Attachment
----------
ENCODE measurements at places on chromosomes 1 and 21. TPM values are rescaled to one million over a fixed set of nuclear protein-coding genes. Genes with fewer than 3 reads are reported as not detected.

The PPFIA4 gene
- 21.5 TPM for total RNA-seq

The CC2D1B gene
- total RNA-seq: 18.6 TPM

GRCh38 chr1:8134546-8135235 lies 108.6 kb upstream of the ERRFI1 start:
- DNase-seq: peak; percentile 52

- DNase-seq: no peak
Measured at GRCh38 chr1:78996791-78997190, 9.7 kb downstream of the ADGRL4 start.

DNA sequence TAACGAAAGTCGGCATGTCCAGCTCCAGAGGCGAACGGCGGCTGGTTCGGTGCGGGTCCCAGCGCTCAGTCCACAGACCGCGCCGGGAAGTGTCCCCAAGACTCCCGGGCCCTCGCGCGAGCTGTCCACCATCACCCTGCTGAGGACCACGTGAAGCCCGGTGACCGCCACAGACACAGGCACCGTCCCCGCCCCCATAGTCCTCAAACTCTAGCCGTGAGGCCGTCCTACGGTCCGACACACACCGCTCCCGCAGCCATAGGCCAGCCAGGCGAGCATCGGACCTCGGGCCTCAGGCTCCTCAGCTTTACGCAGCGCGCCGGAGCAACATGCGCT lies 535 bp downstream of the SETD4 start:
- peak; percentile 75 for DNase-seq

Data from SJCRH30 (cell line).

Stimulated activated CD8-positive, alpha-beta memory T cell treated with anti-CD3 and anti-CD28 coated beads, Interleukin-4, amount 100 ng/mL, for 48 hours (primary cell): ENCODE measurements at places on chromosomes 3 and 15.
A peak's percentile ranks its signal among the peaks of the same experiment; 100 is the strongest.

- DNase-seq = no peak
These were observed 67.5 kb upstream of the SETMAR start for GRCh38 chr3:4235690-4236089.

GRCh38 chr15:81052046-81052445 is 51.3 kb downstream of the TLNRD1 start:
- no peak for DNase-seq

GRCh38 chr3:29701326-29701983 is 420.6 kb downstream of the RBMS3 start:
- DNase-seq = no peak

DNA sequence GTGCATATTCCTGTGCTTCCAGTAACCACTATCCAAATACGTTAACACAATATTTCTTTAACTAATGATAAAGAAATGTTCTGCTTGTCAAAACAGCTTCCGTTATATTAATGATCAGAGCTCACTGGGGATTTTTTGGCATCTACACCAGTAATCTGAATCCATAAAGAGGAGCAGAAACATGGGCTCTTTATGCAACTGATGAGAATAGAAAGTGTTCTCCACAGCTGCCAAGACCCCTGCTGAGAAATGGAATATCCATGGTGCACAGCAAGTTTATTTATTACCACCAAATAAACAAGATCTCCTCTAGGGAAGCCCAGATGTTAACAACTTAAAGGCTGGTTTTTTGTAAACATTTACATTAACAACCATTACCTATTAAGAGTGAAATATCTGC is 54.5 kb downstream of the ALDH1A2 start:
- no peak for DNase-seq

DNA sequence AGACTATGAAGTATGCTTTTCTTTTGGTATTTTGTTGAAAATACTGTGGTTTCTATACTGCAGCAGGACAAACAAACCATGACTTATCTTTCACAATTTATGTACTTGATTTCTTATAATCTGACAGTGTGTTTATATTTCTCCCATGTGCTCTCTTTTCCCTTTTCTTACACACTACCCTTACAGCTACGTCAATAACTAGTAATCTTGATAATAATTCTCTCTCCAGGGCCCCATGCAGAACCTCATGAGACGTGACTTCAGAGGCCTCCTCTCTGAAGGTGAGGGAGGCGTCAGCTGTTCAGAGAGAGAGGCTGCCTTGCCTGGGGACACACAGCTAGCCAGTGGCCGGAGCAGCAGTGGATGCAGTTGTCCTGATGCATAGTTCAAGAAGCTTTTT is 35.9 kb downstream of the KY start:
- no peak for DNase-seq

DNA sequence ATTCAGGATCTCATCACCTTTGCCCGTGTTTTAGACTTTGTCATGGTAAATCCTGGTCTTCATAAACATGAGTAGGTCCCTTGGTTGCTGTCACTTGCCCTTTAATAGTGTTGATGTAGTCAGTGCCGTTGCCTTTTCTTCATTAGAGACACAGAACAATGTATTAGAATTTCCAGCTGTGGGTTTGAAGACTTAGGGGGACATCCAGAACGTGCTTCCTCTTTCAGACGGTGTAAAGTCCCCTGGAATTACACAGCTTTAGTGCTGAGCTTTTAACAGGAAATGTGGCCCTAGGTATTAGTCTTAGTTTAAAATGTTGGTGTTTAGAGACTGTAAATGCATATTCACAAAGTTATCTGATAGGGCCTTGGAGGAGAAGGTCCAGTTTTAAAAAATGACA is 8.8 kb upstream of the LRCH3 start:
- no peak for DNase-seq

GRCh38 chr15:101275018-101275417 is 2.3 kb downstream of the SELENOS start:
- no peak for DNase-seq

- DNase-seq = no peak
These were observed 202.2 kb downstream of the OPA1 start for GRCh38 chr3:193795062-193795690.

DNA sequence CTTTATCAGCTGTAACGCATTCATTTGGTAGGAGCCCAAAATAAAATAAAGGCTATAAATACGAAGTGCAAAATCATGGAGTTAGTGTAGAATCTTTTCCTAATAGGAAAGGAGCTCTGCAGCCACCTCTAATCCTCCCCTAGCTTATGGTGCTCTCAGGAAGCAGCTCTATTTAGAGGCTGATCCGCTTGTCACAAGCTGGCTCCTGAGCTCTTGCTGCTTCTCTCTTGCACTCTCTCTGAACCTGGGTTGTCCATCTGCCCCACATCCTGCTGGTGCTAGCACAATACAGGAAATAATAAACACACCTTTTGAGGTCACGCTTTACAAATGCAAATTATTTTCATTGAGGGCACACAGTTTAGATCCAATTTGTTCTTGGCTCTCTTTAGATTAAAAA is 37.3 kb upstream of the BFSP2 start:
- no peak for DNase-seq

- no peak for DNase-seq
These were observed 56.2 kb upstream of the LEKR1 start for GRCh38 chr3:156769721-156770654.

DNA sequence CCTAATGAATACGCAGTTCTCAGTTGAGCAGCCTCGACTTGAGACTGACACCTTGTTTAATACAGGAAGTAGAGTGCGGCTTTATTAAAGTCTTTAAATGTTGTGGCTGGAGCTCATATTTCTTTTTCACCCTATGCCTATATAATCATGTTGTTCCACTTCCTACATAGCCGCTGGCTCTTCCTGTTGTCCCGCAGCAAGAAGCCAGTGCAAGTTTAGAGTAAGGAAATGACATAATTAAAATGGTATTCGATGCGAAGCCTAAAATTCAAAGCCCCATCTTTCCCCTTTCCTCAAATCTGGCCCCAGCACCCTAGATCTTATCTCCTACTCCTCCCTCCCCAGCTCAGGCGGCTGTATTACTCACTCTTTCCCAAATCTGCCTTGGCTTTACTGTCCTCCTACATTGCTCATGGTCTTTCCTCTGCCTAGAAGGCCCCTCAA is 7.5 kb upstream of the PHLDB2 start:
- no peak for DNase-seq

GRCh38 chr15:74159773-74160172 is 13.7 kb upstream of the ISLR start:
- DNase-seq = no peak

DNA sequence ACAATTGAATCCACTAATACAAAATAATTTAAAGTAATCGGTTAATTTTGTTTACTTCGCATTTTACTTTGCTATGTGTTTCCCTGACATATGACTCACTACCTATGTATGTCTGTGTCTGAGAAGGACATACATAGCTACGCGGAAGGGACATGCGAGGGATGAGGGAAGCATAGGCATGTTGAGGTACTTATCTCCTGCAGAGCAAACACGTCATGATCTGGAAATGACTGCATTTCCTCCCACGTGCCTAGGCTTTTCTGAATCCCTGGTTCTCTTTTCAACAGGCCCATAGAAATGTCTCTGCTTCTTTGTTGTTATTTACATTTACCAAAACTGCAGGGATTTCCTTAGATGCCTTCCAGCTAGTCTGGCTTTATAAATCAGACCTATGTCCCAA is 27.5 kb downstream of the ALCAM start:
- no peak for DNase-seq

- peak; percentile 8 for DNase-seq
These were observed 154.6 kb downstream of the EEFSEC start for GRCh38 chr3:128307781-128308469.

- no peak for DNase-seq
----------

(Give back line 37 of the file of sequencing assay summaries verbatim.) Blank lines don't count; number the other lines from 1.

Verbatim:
GRCh38 chr15:74159773-74160172 is 13.7 kb upstream of the ISLR start: